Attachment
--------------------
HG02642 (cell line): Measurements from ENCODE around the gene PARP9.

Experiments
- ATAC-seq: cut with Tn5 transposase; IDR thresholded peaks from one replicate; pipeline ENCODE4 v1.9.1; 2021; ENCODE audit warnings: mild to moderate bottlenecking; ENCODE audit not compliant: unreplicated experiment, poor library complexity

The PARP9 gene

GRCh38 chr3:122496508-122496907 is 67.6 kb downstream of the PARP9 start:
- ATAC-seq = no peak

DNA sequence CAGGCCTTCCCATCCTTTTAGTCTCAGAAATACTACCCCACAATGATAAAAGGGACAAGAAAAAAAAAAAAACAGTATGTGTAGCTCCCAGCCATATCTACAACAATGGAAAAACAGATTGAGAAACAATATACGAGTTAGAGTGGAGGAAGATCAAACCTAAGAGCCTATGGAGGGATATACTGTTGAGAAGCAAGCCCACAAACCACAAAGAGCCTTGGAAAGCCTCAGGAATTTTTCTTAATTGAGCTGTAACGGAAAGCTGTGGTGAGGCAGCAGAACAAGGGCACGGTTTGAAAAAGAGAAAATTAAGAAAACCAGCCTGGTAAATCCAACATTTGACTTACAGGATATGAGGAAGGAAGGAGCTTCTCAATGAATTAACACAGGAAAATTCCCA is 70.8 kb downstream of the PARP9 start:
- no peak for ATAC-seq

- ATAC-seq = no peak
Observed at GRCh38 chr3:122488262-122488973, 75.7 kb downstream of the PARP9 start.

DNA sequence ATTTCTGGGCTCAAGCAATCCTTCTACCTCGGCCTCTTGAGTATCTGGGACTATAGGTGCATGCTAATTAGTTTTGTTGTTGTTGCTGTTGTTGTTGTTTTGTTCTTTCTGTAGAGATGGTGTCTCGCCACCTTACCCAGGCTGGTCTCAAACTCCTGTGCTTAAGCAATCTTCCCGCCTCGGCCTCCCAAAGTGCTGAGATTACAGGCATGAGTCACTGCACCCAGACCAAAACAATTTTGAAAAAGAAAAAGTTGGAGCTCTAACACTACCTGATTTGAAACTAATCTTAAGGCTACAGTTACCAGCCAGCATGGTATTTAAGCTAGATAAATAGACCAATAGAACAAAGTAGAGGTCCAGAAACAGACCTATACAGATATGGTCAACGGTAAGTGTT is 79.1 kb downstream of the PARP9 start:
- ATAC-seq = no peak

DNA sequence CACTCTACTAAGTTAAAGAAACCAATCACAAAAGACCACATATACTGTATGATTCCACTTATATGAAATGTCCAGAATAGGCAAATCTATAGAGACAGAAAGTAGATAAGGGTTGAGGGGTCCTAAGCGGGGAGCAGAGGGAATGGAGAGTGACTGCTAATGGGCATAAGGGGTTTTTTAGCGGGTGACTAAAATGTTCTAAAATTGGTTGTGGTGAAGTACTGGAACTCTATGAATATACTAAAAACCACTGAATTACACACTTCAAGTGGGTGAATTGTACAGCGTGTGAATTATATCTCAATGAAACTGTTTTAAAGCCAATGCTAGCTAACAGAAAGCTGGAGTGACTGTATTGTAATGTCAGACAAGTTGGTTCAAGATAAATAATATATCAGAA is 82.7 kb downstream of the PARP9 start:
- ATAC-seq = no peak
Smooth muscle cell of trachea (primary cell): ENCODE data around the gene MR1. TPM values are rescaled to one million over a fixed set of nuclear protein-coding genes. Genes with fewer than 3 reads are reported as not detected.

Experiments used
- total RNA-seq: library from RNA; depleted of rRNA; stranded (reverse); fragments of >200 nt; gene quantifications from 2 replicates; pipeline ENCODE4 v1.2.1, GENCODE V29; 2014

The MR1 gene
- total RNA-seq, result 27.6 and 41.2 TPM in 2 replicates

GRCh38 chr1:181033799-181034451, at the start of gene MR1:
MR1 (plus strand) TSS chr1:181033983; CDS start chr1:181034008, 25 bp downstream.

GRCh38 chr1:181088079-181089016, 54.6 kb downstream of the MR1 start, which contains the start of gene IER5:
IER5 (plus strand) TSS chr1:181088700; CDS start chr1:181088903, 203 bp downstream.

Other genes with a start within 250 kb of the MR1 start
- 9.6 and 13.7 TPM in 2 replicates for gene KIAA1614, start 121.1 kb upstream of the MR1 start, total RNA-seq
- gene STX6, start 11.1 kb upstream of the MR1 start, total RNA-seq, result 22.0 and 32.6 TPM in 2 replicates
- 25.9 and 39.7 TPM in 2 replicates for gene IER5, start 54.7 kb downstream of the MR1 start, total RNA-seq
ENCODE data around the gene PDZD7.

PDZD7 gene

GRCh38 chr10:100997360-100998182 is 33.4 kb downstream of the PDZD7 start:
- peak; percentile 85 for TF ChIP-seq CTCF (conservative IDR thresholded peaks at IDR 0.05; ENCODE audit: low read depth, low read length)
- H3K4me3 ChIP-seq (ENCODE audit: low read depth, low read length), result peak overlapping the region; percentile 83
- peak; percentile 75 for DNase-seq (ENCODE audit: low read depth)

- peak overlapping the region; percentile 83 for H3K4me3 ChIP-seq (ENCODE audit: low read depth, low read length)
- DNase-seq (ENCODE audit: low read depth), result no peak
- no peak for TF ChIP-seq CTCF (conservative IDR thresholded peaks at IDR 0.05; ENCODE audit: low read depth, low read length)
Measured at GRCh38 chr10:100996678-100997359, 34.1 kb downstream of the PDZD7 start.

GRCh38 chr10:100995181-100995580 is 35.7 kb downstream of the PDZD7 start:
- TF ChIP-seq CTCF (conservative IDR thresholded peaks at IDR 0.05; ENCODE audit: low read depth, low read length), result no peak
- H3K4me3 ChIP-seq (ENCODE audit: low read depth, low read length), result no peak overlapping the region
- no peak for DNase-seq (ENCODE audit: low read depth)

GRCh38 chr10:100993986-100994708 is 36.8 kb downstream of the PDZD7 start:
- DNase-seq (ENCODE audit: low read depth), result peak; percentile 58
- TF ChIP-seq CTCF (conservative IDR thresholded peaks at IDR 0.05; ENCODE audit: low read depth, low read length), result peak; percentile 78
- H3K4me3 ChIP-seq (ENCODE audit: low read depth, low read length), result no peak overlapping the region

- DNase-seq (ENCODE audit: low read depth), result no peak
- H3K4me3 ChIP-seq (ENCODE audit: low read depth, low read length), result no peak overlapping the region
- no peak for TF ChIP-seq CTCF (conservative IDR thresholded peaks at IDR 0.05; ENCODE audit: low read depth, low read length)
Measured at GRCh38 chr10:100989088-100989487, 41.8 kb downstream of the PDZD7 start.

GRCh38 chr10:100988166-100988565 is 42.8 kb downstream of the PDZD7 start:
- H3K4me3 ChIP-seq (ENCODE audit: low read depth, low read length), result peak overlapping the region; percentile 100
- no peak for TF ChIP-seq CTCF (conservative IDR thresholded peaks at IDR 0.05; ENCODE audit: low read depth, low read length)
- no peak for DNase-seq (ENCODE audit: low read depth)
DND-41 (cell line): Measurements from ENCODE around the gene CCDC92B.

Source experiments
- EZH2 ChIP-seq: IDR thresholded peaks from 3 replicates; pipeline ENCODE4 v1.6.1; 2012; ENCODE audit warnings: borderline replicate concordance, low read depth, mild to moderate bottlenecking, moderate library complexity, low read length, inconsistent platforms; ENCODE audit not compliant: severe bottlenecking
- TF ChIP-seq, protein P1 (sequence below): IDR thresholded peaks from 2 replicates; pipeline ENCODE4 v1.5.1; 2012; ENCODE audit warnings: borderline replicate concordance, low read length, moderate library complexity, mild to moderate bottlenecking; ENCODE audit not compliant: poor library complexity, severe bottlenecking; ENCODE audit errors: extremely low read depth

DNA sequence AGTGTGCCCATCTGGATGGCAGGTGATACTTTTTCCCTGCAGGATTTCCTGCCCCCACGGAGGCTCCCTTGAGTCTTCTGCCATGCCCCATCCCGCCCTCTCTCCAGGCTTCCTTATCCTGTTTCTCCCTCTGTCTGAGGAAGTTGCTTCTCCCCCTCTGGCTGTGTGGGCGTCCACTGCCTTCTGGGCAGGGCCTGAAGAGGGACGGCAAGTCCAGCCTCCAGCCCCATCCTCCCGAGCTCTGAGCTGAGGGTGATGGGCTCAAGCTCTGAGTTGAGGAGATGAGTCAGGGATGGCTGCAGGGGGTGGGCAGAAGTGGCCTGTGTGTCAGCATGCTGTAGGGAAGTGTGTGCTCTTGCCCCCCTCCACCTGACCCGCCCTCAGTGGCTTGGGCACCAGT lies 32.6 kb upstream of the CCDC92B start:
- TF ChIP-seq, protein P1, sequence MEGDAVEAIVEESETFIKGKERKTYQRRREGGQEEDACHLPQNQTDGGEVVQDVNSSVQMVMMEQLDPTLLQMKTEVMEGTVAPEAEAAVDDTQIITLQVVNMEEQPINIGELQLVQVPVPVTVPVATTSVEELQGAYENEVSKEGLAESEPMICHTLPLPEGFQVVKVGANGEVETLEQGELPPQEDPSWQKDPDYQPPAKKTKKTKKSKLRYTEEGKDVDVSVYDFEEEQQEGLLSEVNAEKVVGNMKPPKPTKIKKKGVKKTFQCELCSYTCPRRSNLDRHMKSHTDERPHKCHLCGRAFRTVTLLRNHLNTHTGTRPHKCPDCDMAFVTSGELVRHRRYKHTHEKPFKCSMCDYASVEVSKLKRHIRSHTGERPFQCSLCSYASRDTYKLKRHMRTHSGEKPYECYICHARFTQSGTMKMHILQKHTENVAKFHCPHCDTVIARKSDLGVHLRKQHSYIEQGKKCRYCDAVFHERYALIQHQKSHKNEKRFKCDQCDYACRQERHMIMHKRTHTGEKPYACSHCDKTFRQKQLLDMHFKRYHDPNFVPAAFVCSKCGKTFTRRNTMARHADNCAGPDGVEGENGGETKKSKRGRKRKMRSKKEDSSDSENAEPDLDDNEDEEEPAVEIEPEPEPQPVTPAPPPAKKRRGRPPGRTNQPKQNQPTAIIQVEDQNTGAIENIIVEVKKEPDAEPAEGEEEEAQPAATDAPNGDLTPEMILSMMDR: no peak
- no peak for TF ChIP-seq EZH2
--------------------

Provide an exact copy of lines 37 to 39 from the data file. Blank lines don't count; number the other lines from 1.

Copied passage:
Measured at GRCh38 chr10:100996678-100997359, 34.1 kb downstream of the PDZD7 start.

GRCh38 chr10:100995181-100995580 is 35.7 kb downstream of the PDZD7 start:
- TF ChIP-seq CTCF (conservative IDR thresholded peaks at IDR 0.05; ENCODE audit: low read depth, low read length), result no peak